After the parade was expanded for the first time last year, it is still continuing to grow in 2016.
Tom Long, commander of American Legion Post 1424 on Metropolitan Avenue, said the parade was an opportunity to say “thank you for veterans of the past who have served, the veterans who do not come home and the people who serve now.”
Roland Meier, former president of the West Side Tennis Club, echoed his sentiments, adding that the parade, in addition to concerts, restaurants and shopping, has placed Forest Hills on the map.
The neighborhood has been become an integral part of Queens as a top local tourist destination, with more than 100,000 people visiting the area each year.
Sponsors for the May 29th parade along Metropolitan Avenue includes TD Bank, American Legion, West Side Tennis Club, Maspeth Federal Savings, Forest Hills Kiwanis Club, Queens Chamber of Commerce, Borough President Melinda Katz, Councilwoman Karen Koslowtiz and more.
The financial support from the American Legion, Kiwanis Club and forward-thinking local businesses will go towards the $15,000 price tag for the parade.
This year’s grand marshals, Detective Gigi Redzematovic of the 112th Precinct and Lieutenant Colonel Thomas Sullivan, both attended the corporate kick-off party last Thursday.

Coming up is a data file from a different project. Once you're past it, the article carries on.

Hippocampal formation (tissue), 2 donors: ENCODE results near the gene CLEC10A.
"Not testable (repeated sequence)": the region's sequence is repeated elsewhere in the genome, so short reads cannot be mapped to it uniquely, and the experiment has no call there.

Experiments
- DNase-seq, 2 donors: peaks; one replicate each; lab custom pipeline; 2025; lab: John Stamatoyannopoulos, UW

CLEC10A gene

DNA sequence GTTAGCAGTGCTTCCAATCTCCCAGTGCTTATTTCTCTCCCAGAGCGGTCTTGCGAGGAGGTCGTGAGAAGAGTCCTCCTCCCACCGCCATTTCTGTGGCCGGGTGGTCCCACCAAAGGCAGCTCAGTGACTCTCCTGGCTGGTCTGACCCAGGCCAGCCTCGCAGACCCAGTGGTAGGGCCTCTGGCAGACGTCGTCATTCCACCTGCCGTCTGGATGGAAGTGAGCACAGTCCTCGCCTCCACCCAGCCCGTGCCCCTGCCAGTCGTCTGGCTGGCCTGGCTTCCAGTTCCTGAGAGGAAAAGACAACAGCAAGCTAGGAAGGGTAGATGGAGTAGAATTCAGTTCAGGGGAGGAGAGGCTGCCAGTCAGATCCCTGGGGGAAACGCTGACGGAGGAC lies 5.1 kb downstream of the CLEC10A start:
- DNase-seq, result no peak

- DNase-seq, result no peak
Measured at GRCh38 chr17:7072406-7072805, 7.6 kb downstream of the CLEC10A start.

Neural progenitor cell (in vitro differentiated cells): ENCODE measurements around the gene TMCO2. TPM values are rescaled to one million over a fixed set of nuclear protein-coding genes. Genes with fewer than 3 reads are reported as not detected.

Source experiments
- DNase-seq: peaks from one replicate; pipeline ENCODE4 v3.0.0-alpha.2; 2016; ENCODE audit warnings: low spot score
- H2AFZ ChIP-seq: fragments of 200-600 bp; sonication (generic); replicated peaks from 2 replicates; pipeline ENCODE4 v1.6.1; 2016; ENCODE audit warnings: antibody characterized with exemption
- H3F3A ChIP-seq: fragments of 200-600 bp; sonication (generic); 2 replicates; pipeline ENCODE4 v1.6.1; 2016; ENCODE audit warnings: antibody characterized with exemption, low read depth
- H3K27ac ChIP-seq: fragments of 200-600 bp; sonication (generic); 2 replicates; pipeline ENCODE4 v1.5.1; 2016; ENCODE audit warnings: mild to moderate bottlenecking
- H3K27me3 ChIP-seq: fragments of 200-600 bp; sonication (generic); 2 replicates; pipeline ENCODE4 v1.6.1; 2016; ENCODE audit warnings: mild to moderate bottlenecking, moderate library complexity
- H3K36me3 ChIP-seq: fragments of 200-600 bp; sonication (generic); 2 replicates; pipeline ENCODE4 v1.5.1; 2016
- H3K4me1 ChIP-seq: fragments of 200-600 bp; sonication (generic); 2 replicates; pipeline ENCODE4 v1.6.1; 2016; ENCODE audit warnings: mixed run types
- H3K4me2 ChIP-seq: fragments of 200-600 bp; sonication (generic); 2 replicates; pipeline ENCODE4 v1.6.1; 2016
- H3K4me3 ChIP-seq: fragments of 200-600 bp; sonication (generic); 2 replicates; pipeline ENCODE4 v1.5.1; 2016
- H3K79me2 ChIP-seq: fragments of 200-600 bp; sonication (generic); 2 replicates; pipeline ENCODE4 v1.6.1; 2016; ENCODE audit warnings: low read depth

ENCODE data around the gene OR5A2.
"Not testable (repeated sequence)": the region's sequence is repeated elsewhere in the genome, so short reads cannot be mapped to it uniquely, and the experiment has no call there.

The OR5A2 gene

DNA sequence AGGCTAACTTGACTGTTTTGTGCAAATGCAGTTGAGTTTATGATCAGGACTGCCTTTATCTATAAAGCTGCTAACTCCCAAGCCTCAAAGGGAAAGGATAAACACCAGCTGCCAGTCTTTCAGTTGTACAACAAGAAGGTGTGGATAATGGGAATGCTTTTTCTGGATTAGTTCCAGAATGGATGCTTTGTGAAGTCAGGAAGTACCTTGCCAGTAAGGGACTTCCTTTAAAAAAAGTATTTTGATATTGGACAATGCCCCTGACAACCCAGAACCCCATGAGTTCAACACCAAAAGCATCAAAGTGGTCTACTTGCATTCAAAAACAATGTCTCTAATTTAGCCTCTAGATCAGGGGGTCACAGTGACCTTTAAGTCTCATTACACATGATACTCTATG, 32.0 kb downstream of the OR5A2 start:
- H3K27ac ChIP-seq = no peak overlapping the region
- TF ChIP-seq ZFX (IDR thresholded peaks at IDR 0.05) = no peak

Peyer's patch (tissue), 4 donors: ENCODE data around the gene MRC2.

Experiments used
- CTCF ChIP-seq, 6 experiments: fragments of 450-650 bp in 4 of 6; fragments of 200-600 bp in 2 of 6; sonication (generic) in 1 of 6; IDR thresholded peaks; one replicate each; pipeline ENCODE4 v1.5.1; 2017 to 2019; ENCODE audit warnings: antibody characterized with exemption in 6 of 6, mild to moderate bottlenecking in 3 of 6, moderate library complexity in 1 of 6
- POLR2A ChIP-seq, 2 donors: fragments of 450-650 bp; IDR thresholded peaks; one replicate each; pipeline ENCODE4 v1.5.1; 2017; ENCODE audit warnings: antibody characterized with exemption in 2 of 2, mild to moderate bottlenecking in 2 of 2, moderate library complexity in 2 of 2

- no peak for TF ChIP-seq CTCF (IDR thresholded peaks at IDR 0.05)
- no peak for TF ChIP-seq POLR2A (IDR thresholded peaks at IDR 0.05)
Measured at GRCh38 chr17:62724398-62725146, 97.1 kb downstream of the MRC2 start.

Redzematovic, who has been with the 112th Precinct for 18 years and the Community Affairs Bureau for 13, said she will find the festivities a change from her usual duties at the parade.
Working with other officers, she normally sets up barriers, yields phone calls, and assists with bus routes and traffic, among other roles.
“I could now go, look beautiful and do one of these waves,” she joked. “It’s really an honor. Everyone touches my heart and I can’t wait to celebrate the veterans as well as the community.”
Sullivan, commander of the 389th Combat Sustainment Support Battalion at Fort Totten in Bayside, served in Iraq and Kuwait between 2007 and 2015. Last November, he returned from a tour in Afghanistan.
“As many times as I’ve gone and with the different experiences, it’s taken a while to adjust,” Sullivan said. “When things like [being named the grand marshal] happen, it lets my family see that our work is being appreciated, and that the American soldier will go as far as the American public wants us to go."
Community Board 6 chair Joseph Hennessy was one of three grand marshals in the parade two years ago. Serving in Germany from 1959 to 1961, notably alongside the iconic Elvis Presley, Hennessy spoke about the honor of being a grand marshal on the day of the event.
"That morning when they put the sash on you, something happens to you, you can’t explain it but what pride to feel that,” Hennessy said.
He said the parades across the city are also so important to veterans.
“I go to the Department of Veterans Affairs on 23rd Street, and it’s amazing to see veterans in wheelchairs and other conditions who are trying to survive every single day,” he said. "Can we not take one day, parade down an avenue and support them? A prayer and a parade is what they need.”